We often think of the difference robust cannabis payments and banking solutions would make. Sooner or later, that day is coming.
Back in the 1980s, we distinctly recall a music video by John (Cougar) Mellencamp titled ‘Rain On the Scarecrow,’ which opens with three farmers discussing the fractured state of farming in the U.S. at the time, how farmers were barely making a living and felt slighted by politicians. The very first line of the song is telling:
Scarecrow on a wooden cross, blackbird in the barn. Four hundred empty acres that used to be my farm…
‘Rain On the Scarecrow’ was released in 1985, a time when U.S. farmers were struggling to make ends meet and could’ve used more help from the federal government. No U.S. farmers get wealthy at their occupation, but legal marijuana and hemp would certainly change things for the better.
Farming is just one of several industries that would be profoundly impacted by cannabis legalization. It’s not 1985 anymore, but more than ever, the federal government is under pressure to do what it takes to improve cannabis payments, whether to:
- Permit banks and the card brands to seamlessly process marijuana payments without penalty (the STATES Act will help).
- Re-schedule or remove cannabis from the list of Schedule I substances, alleviating any fear banks and the card brands have about violating federal law.
- Create a government-run federal credit union to handle all cannabis banking transactions in the U.S. (four years ago, this was what we thought would happen).
As an increasing number of cannabis merchants are pushing for robust payment processing and banking services, what often goes overlooked is the positive impact legal cannabis will have on other industries.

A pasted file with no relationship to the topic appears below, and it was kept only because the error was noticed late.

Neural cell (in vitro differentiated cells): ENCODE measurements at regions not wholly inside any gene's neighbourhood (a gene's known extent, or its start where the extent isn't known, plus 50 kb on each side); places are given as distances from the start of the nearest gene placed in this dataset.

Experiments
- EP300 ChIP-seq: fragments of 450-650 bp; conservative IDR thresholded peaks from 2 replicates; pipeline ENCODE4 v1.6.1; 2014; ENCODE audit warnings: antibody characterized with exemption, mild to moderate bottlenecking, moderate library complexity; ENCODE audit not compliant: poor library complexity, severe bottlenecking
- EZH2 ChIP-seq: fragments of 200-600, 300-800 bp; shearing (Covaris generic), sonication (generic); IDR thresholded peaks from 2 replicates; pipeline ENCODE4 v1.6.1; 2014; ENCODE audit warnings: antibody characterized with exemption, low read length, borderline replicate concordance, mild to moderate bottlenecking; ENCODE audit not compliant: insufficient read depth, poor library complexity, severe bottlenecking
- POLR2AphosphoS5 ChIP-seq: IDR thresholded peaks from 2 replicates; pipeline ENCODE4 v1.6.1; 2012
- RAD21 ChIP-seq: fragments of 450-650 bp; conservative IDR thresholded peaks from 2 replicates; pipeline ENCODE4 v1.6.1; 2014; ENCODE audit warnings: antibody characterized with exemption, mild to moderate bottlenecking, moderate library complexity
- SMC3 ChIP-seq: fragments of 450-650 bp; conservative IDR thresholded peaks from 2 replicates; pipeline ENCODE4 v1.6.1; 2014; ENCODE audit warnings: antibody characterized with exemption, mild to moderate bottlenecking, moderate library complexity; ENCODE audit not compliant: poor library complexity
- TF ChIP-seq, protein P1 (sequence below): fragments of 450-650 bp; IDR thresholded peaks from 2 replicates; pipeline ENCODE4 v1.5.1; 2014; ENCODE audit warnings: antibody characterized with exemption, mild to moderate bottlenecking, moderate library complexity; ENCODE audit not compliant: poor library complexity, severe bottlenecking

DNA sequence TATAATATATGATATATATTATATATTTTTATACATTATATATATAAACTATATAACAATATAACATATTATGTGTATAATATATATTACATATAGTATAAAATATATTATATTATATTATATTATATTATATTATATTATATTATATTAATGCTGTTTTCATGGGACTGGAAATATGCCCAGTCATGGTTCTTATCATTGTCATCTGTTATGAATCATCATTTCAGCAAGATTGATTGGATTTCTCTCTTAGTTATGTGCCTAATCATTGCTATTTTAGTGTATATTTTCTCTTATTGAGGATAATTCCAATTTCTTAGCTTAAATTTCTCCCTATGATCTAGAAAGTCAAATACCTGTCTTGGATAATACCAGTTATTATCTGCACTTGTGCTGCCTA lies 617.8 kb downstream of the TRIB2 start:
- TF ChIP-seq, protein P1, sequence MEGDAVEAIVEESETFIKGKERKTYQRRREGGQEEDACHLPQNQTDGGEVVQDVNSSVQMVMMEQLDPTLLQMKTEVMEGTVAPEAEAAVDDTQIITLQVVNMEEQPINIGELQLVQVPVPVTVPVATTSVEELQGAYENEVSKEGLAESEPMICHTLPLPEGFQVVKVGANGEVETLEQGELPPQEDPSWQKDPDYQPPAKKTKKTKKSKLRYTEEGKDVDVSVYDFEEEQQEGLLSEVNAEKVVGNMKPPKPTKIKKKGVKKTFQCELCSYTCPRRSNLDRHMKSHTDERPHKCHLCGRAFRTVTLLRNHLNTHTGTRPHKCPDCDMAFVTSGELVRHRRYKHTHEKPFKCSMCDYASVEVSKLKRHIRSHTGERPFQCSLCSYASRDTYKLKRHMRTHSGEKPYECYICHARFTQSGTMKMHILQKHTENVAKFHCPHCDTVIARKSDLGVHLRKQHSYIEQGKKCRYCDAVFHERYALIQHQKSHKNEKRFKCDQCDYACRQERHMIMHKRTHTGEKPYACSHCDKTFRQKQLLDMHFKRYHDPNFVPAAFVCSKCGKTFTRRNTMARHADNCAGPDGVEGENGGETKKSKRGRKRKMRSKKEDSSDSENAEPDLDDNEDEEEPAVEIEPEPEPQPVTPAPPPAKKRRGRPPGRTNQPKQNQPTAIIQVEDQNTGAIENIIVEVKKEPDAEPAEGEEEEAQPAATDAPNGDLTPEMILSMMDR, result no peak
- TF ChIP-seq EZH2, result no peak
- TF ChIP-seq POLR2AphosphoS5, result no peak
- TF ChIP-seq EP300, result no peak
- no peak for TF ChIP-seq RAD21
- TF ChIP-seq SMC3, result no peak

MJBizCon 2018 a precursor and an education
We attended MJBizCon 2018 to make in-roads with like-minded payments companies when it came to cannabis payments. At the same time, we were astounded by the enormity of the opportunities created by cannabis legalization when we visited the massive exposition hall. There were perhaps a dozen industry types ranging from lighting and HVAC companies to organic pesticides and CBD extraction businesses — all businesses that can benefit from the legalization of cannabis.
Shortly after Canada made recreational marijuana legal on Oct. 17, it encountered a problem: There is already a shortage of product and a colossal demand. Canadian farmers and growers are poised to become the epicenter of the cannabis industry, and not just those who farm outdoors. To get by Canada’s bitter cold months, indoor grow facilities will begin to spring up throughout the country to help meet the demand.
CBD is the non-psychoactive component of the cannabis plant with many health benefits, and the industry is presently surging in the U.S., despite the fact that only 33 of the 50 states have made cannabis legal for medicinal and recreational purposes. It leaves one to imagine the possibilities if cannabis was federally legal. The CBD industry is not just bolstered by physicians and health professionals prescribing it for ailments (such as pain, anxiety and PTSD, epilepsy and Crohn’s disease), but also from laboratories that extract the oil from the cannabis plant.